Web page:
Our man got only two games off the visitor in the span of three sets. India had to rely on a veteran aged 39 to get a solitary win in doubles. This, definitely, has to be the saddest chapter in Indian Davis Cup history.
It wouldn't hurt so much if we just didn't have the arsenal to take on the Korean might.
In fact, we have an armory of better players who could well have blown away the opposition.
It's just that they weren't present to uphold the pride of the country.
The players erred in staying away, the All India Tennis Association blundered at not getting them to come around.
Suk-Young Jeong beat a rejuvenated VM Ranjeet 6-4, 6-4, 6-2 to seal the tie while Ji Sung Nam bested Vijayant Malik 6-2, 6-4 on Sunday to wrap up proceedings with a 4-1 score-line in favour of the Koreans.
Ranjeet showed much better form than he did in the opener but then that's nothing to feel too good about. At 27, he is not the future of this team.
"The future of this squad is the six players who played the tie in Chandigarh (against New Zealand).
"The guys who played here also understand that they will have to make way for the better-ranked players once they are back. I wish AITA would sit down with them and sort this mess out," said a dejected captain SP Misra after the drubbing.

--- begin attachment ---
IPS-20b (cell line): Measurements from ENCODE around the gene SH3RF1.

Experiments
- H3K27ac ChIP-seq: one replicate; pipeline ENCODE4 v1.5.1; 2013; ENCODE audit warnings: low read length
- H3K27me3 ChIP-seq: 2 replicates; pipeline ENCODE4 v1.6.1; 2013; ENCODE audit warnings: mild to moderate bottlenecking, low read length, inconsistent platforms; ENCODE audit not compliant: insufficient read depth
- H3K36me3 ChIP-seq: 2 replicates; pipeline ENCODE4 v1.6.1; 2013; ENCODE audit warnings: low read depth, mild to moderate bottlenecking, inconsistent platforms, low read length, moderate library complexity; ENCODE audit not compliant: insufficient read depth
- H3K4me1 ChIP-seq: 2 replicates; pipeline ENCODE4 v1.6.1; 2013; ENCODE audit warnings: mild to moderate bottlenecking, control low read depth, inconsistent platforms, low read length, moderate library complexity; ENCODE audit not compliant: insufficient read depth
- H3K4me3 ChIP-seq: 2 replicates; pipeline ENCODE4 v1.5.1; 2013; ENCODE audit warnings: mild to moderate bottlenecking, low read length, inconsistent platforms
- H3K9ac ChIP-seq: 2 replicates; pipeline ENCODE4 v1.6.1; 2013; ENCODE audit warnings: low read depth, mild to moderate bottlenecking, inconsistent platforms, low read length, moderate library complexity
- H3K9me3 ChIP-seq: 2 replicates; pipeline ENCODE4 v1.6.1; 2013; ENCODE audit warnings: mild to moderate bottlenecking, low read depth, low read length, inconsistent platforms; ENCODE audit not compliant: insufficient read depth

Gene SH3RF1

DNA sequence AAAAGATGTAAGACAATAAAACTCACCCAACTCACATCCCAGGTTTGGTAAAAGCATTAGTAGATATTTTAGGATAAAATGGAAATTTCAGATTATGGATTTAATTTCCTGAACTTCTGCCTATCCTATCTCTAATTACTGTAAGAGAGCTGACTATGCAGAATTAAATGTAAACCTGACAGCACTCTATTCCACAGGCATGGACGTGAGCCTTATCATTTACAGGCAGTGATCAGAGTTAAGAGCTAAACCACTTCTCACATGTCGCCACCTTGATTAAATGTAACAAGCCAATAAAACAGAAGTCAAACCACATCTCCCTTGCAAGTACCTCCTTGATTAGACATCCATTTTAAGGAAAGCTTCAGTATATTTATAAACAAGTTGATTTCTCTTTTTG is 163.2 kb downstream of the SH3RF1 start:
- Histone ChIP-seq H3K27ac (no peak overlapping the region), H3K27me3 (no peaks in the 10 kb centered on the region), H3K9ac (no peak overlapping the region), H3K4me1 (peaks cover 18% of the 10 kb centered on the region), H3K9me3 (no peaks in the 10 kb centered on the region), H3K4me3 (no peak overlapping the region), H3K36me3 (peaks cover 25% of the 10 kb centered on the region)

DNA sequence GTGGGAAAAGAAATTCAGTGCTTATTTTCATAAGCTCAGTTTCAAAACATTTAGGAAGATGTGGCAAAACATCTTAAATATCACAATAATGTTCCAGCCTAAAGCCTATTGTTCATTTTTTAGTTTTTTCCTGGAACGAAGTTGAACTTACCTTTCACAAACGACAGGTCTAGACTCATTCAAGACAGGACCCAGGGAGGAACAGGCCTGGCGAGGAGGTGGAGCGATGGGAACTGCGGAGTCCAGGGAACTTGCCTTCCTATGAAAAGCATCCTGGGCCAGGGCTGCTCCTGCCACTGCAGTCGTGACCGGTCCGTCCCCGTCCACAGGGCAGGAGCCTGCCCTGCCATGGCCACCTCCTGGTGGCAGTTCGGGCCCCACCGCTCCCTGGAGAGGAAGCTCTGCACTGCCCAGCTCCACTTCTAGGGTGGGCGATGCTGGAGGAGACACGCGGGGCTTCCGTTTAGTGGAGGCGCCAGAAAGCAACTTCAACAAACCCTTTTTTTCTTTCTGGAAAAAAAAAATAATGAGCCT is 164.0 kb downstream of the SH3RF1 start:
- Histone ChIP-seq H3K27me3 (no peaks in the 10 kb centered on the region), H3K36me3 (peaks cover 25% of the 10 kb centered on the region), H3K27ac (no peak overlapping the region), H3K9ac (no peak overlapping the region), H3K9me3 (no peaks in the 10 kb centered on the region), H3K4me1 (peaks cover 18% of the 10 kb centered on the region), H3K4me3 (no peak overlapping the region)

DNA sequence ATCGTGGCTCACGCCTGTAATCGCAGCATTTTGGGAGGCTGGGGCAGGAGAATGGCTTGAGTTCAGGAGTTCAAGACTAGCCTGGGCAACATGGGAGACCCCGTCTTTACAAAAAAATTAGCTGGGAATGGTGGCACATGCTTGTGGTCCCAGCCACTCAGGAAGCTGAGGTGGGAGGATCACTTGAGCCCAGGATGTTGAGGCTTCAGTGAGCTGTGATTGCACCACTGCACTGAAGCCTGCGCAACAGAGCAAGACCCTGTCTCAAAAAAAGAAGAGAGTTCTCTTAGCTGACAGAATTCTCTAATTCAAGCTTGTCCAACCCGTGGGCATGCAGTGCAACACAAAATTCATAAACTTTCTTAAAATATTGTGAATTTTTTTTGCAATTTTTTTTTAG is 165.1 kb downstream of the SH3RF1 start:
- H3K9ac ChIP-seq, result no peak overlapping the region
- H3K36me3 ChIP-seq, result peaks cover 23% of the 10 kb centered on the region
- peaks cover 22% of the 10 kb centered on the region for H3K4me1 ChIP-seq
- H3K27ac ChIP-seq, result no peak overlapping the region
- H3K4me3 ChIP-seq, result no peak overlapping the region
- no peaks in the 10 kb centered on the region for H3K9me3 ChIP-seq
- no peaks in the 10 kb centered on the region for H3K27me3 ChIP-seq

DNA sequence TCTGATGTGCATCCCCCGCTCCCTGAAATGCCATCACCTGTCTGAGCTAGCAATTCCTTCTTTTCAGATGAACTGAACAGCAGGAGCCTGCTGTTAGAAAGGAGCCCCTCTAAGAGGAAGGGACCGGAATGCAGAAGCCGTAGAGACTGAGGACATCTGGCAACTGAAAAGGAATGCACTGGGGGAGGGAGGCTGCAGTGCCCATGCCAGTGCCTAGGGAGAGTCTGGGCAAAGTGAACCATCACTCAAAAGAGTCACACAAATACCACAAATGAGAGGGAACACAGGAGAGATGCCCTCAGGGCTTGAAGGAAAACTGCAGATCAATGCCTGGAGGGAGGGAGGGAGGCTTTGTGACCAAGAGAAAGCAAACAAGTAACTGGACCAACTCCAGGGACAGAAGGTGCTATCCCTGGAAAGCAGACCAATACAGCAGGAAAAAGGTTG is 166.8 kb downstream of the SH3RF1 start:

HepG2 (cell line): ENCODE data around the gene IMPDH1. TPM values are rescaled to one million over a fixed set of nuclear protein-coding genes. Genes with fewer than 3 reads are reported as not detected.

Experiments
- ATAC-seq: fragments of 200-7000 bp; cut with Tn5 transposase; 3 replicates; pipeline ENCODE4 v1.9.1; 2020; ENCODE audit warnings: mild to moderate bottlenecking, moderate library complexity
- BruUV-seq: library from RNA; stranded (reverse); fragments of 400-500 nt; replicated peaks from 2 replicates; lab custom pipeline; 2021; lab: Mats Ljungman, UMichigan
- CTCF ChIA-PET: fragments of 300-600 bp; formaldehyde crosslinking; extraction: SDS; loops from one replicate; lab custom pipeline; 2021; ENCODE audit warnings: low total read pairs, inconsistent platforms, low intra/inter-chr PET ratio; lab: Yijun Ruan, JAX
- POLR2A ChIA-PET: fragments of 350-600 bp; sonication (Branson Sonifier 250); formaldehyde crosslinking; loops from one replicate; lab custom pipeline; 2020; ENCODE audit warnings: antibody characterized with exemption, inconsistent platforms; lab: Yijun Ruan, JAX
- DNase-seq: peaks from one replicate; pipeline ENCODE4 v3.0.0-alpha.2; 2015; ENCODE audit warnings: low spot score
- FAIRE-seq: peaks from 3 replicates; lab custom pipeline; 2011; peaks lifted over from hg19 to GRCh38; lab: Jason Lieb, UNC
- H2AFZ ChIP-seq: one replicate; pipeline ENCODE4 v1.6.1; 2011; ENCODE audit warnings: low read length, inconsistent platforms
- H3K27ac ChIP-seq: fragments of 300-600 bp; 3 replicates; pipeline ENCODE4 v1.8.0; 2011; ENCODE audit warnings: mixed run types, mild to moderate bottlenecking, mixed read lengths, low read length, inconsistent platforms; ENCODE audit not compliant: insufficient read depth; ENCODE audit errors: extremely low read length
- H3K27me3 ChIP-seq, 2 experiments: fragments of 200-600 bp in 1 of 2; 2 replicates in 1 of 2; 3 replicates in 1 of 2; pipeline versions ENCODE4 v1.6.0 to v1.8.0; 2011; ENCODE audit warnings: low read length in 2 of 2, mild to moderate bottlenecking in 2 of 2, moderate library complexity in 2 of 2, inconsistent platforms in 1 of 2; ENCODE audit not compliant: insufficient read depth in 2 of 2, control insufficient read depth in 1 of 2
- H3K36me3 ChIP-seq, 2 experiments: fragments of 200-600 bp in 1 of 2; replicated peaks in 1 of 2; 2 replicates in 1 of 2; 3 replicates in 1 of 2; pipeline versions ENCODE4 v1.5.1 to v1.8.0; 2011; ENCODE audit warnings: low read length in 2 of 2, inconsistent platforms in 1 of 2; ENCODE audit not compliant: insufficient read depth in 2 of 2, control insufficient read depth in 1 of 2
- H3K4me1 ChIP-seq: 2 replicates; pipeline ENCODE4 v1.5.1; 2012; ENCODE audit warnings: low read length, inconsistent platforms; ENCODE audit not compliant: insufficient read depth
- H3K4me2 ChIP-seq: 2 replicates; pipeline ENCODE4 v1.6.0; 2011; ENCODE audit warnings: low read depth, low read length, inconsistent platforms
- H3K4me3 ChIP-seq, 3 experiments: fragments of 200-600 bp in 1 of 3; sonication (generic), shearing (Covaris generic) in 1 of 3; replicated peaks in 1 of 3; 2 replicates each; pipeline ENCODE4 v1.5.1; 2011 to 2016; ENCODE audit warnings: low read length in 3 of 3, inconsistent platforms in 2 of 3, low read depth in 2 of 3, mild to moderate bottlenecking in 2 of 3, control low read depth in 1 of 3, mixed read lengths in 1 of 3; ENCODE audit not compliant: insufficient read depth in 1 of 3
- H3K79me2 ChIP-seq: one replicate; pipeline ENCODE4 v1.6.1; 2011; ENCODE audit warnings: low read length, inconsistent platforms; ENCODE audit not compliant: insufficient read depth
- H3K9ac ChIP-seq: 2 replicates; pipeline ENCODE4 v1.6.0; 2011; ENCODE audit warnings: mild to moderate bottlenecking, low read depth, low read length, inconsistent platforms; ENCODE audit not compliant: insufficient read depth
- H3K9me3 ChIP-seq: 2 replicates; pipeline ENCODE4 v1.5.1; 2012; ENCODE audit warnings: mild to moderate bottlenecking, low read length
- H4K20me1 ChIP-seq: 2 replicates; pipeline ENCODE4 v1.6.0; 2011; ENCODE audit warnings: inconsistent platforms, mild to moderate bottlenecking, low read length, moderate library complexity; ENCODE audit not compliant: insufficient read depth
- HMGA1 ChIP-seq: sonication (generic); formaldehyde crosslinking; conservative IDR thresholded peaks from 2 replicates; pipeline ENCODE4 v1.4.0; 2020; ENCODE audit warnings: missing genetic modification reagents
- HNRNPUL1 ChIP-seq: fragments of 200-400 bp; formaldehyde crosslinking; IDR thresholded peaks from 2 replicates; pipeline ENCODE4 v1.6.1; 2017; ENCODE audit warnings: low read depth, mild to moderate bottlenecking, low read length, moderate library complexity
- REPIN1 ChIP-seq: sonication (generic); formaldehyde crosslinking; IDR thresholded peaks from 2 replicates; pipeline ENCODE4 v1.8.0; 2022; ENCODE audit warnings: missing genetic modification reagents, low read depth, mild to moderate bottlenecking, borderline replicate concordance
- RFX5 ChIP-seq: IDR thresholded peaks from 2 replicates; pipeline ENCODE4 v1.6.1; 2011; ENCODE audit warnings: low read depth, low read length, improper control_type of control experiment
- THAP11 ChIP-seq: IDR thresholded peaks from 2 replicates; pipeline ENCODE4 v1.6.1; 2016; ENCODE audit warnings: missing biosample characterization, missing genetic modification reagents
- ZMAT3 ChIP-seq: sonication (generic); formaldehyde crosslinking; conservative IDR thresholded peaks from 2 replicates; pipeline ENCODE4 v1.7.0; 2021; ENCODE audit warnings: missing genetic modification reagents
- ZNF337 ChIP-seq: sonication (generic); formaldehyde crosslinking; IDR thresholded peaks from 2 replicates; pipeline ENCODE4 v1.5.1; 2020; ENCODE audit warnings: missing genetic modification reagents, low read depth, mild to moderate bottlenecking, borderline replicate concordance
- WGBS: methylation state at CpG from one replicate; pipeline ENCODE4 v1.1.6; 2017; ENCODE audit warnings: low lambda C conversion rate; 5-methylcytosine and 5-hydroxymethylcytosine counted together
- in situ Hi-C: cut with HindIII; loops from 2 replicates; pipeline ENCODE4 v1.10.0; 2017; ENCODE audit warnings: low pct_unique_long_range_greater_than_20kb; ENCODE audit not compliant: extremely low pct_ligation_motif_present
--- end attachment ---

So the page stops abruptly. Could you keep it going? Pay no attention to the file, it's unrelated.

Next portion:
In the middle of the blame game between AITA and the rebellious 11, it is India that has suffered.
The sad bit is that the federation is still not willing to open fresh communication with the players who have issues with its professionalism.
This lack of professionalism is apparent in the fact that no effort was made to ensure a fast court that would have suited our present lot of players.
"The Koreans seemed to have home court advantage," laughed Ranjeet at the post match press interaction, "this court did not suit my game at all."
Leander Paes echoed the same on Saturday after the doubles match: "I had to bring out my B game as my chip and charge just wasn't working on this court. The Koreans obviously seem to like it more than us."
The hawks within the federation have persuaded its president Ani1l Khanna to take a strong stand against the players.
The feeling amongst the administrators is that the players are bound to buckle sooner or later.
That India is becoming the laughing stock of the international tennis community and that it will never be able to move beyond the lowest levels of Davis Cup do not seem to be a bother. Such apathy is dangerous.
Not only has the AITA been unable to come up with a sensible structure to groom and support players in all the years of its existence, now it does not even seem to care about national pride. This is the lowest low possible.